Fed Clues Could Keep Propelling Insurance ETFs

Federal Reserve Chairman Ben Bernanke’s reiteration that interest rates will remain low for quite a while and traders’ interpretations that the Fed will not commence tapering of its quantitative easing program as soon as previously expected helped boost stocks Thursday. In the process, yields on 10-year Treasurys dropped 10 basis points to 2.6% from 2.7%.

Ebullience over the notion that rising interest rates are not a near-term concern sent many sector ETFs higher, but some rising-rate plays, such as regional bank funds, closed lower. The iShares U.S. Regional Banks ETF (NYSEArca: IAT), as just one example, lost nearly 1% on above average volume. [Regional Bank ETF Turns Laggard]

However, insurance ETFs were able to close the day in the green. The SPDR S&P Insurance ETF (NYSEArca: KIE) and the First Trust Financials AlphaDEX Fund (NYSEArca: FXO) each gained almost 1% and both touched new 52-week highs. Odd considering KIE and FXO, a diversified sector ETF with heavy insurance industry exposure, have been highlighted as prime beneficiaries of a rising rate environment. [This Financial Services ETF has it All]

Perhaps the scenario is not odd upon delving into some Fed clues. While Bernanke was careful to distinguish between tapering and rate tightening, it cannot be forgotten that tapering fears have contributed to rising 10-year yields. Yes, those yields declined Thursday, but 2.6% is still well above the 2.13% seen on June 3.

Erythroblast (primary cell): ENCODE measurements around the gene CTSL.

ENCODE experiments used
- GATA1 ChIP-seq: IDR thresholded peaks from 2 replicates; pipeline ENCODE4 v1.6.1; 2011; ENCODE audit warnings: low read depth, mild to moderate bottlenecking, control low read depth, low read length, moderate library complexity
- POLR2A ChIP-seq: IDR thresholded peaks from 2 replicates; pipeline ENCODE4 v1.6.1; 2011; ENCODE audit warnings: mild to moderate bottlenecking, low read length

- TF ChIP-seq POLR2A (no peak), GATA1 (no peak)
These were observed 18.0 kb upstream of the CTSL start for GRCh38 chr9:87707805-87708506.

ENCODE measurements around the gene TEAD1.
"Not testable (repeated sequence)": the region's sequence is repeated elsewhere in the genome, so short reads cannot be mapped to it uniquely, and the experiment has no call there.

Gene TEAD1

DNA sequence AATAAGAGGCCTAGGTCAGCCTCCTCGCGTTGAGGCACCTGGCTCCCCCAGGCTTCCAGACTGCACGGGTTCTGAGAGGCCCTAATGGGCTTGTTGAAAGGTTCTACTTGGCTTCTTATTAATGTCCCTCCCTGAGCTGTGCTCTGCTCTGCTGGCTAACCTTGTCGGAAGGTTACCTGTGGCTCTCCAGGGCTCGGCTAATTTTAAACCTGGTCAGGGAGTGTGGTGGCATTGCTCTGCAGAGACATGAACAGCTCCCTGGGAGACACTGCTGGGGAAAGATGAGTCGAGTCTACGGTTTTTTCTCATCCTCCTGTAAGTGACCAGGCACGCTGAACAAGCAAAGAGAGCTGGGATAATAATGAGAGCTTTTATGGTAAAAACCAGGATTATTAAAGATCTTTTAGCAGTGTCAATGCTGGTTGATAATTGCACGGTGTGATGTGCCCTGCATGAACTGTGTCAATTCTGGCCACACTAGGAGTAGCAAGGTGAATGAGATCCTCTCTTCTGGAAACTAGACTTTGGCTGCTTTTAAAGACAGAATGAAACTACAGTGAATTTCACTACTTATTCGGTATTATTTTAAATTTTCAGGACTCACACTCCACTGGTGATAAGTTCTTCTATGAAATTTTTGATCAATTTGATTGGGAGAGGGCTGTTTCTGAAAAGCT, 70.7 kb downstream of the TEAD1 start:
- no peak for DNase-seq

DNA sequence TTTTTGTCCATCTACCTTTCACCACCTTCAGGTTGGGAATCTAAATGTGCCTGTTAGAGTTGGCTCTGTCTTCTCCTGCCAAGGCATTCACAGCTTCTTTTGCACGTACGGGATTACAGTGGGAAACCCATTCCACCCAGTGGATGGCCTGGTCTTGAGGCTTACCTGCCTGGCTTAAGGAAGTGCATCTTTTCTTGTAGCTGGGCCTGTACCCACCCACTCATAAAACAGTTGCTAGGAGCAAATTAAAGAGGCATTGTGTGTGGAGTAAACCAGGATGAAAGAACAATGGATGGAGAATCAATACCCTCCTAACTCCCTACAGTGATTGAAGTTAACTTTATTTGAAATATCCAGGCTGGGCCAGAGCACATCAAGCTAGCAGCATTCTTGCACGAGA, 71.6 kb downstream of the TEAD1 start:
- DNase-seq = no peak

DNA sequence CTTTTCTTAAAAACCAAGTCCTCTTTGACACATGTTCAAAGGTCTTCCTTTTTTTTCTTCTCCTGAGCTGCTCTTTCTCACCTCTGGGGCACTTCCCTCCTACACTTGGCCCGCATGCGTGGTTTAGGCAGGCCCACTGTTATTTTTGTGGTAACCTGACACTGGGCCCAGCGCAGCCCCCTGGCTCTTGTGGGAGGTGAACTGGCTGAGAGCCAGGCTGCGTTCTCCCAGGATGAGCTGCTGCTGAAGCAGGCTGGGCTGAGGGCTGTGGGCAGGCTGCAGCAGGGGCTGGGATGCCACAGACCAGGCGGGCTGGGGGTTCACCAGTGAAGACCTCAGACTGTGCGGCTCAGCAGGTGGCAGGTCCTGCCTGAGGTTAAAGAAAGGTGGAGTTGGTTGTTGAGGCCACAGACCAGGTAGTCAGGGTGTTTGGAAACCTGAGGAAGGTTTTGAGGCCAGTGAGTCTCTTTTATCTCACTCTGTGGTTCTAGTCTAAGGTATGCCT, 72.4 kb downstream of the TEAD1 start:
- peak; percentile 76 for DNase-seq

As J.P. Morgan’s Michael Feroli said in a note republished on ZeroHedge, “unlike tapering, tightening will likely be a choice for Bernanke’s successor, so what he says about the conditions for tightening are only indicative of the thinking that may prevail at that time.” One way of interpreting that is the Fed probably will not raise rates while Bernanke is chairman.

The potentially good news for insurance ETFs, and perhaps this is already being priced into the KIE and FXO, is that President Obama has already signaled that he will allow Bernanke to retire when his term ends next January. Assuming that happens and Bernanke’s successor is selected from the current pool of Fed governors, it is not far flung that someone with more hawkish views could be chosen to be the next central bank chief. As a Thomson Reuters graph shows, five of the current Fed governors earn fours or fives on a scale of one to five with five being most hawkish.